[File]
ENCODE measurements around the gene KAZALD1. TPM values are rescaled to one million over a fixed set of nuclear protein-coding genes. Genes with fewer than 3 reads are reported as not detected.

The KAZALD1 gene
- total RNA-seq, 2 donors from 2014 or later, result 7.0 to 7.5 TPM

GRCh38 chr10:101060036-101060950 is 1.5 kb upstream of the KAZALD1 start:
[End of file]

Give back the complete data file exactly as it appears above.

ENCODE measurements around the gene KAZALD1. TPM values are rescaled to one million over a fixed set of nuclear protein-coding genes. Genes with fewer than 3 reads are reported as not detected.

The KAZALD1 gene
- total RNA-seq, 2 donors from 2014 or later, result 7.0 to 7.5 TPM

GRCh38 chr10:101060036-101060950 is 1.5 kb upstream of the KAZALD1 start: